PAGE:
No problem at AMR
Mr. Quinn said officials there dont face the problem of market-timing trades because they permit participants to buy and sell investments only twice a month. Nonetheless, executives have been asking the plans investment providers to detail policies they have in place to curb such trades, and the impact such trades have had on their investment returns.
A survey of large retirement plan sponsors last spring by Hewitt Associates, the Lincolnshire, Ill., employee benefits consulting firm, highlights that market timing was not in the spotlight until recently. Only 7% of the 487 plans surveyed had any kind of trading limits; 2% limited the number of trades participants could make within a week or semiweekly; and another 3% limited trades during a month.
Of the 344 plans with international funds, only 9% imposed time restrictions on trades and 2% imposed fees.
Employers also are taking note of a federal district court decision earlier this year that upheld the right of employers to impose such curbs on retirement plan investors without fear of violating federal pension law.
In Straus vs. Prudential Employee Savings Plan, the U.S. District Court for the Eastern District of New York dismissed the suit by participants aiming to stop the company and its retirement plan from blocking single rapid trades of more than $75,000 that aimed to arbitrage the impact of news events in one part of the world on share prices in other markets.
Jim Gorman, a spokesman for Prudential Insurance Co. of America, declined to comment.
The courts decision is significant because it confirms that employers may impose reasonable restrictions on trading by participants, without worrying about violating the Employee Retirement Income Security Act, said Andrew Oringer, partner in the New York law firm Clifford Chance US LLP.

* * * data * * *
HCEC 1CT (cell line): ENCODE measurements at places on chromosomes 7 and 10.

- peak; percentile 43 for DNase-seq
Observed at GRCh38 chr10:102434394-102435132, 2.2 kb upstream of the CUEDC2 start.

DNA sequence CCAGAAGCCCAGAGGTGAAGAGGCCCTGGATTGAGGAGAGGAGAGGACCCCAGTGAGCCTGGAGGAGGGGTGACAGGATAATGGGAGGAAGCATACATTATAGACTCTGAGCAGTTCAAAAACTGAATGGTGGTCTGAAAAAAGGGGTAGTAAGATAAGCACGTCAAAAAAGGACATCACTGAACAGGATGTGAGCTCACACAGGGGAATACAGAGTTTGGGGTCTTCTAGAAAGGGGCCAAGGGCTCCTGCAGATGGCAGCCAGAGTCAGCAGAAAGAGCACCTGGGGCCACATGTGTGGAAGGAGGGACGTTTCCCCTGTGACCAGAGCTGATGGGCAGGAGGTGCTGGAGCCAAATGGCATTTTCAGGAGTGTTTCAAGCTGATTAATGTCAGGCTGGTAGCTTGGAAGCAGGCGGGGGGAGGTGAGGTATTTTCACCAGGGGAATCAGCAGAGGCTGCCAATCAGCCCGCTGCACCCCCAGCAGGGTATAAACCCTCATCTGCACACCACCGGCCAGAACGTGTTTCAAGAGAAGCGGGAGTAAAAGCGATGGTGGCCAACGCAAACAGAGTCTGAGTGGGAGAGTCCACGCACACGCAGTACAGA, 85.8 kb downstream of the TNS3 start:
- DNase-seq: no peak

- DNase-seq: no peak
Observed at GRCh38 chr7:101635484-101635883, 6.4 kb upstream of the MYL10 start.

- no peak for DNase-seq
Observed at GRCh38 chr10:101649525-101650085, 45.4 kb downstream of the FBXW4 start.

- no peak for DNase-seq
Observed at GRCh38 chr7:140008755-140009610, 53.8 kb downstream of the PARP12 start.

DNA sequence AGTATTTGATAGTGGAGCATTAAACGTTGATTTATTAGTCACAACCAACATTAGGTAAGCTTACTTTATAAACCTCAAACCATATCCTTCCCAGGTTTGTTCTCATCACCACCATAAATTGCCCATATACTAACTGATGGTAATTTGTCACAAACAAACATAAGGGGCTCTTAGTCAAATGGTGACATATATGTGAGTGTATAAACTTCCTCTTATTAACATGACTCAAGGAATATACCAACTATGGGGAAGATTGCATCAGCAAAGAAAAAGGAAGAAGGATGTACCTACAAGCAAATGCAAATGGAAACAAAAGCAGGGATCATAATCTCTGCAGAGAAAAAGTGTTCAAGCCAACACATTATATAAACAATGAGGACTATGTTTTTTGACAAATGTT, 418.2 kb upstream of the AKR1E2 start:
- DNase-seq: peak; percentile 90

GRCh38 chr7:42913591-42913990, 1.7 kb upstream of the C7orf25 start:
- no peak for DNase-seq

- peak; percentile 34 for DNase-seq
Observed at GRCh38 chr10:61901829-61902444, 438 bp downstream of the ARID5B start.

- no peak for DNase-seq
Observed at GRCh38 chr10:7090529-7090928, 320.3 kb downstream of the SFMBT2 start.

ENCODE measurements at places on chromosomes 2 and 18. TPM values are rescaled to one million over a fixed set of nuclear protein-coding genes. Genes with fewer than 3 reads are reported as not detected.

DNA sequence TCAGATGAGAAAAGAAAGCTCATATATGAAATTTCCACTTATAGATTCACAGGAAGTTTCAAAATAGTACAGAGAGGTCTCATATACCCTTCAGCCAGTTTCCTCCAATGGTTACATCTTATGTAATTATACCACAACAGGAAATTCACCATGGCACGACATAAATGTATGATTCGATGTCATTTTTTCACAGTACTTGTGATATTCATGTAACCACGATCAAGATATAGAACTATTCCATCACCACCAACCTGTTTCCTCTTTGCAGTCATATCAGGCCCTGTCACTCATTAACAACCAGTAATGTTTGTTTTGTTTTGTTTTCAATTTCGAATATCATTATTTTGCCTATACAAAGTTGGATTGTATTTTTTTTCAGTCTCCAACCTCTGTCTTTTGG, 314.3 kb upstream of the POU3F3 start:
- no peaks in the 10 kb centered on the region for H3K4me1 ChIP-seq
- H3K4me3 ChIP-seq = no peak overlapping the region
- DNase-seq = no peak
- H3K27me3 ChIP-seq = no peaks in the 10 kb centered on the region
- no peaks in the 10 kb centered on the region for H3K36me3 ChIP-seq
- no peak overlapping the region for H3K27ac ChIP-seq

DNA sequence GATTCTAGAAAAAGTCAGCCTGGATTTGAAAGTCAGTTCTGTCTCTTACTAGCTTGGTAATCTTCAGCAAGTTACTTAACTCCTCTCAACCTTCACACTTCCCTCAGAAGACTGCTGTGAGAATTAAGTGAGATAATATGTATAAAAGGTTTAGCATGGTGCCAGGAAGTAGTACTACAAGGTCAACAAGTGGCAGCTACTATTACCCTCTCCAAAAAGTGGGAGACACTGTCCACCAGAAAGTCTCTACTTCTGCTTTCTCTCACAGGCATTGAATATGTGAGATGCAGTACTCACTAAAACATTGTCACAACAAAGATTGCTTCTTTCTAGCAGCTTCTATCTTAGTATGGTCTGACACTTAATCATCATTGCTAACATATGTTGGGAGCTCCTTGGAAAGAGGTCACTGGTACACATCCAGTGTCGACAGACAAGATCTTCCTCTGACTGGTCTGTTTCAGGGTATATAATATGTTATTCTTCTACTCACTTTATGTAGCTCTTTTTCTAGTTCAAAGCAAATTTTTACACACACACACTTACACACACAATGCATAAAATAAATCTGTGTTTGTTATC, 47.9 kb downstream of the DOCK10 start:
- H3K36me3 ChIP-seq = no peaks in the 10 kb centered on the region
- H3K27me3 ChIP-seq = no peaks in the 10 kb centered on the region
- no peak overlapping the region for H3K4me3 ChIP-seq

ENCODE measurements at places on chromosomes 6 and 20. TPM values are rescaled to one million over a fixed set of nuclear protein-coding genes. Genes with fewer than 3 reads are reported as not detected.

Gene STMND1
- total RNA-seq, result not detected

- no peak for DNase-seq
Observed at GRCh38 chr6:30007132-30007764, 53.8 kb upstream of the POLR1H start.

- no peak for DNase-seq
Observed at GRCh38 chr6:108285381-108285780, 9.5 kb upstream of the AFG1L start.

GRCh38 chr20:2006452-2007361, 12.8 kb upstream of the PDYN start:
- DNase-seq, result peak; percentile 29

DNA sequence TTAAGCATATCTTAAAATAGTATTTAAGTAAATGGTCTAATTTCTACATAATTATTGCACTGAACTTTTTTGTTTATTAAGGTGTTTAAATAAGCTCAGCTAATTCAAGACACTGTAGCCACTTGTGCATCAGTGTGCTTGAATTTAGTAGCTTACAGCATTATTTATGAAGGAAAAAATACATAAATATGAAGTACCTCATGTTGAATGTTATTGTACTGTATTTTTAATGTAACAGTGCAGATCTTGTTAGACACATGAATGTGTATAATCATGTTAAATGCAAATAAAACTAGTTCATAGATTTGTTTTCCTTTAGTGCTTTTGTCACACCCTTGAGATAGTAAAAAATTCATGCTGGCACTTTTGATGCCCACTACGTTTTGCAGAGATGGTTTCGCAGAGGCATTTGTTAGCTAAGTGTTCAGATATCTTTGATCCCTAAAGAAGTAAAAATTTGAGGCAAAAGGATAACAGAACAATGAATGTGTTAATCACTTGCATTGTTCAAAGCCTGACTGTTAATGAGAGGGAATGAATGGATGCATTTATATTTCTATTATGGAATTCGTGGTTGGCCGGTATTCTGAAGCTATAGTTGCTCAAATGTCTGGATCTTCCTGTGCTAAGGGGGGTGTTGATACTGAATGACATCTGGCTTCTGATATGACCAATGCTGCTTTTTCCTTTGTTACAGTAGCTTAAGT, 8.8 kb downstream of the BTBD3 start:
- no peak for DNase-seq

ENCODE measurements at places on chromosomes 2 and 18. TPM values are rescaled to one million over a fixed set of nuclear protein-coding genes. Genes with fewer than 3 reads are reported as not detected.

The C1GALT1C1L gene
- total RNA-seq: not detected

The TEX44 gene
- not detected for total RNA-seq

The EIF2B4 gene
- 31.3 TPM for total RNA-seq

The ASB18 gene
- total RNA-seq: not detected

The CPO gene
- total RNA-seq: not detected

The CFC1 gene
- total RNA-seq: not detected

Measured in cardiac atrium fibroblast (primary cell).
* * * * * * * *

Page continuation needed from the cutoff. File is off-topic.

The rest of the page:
Although New Yorks Mr. Spitzer has led the charge, Mr. Galvin grabbed headlines last week with his looming action again Putnam and his continued investigations of other large mutual fund groups, including Fidelity Investments, Franklin Resources and Morgan Stanley.
"Our contention is that when you give somebody a prospectus encouraging them to invest, youve made a contractual commitment. If you breach that commitment, then youve committed fraud, Mr. Galvin said in an interview.
A prospectus for the Putnam International Capital Opportunities Fund clearly states that short-term trading is disruptive, and it imposes a 1% fee on movements within 90 days to discourage such trades. Moreover, the prospectus also says that Putnam may ban the trading privileges of investors or reject rapid-fire trades.
Joseph Gregorio, trustee for the Boilermakers Local 5 plan, declined to comment. Segal Advisors, the investment consultant to that and the electrical industry plan, also declined to comment.
Meanwhile, the Securities and Exchange Commission is expected to propose rules in a few weeks that would require mutual fund companies to explicitly state their policies and procedures to curb market-timing trades by investors in their funds. The SEC will not require mutual funds to have policies aimed at curbing market timing, but it will require those that do to specify the circumstances under which they would reject trades that aim to game the system by anticipating market reactions to events in different time zones.
"Currently, funds have a lot of wiggle room to determine which trades they may permit and which they may reject, said Doug Scheidt, associate director in the office of the chief counsel in the SECs division of investment management.
The SEC also is likely to finalize rules requiring mutual funds to institute fair-value pricing, in which the firms adjust the prices of shares, especially of international funds, to reflect the impact of the days news events after the closing of foreign stock markets.
The new rules also would hit retirement plan administrators, who need to submit all orders from participants to the funds before 4 p.m Eastern time, or the funds deadline for accepting trades (if earlier) in order to prevent late trading abuses.
If administrators need the funds closing price to figure out if they can accept a participants order, they would need to base their calculations on the previous days price, or simply hold the order until the following day, said Mr. Scheidt.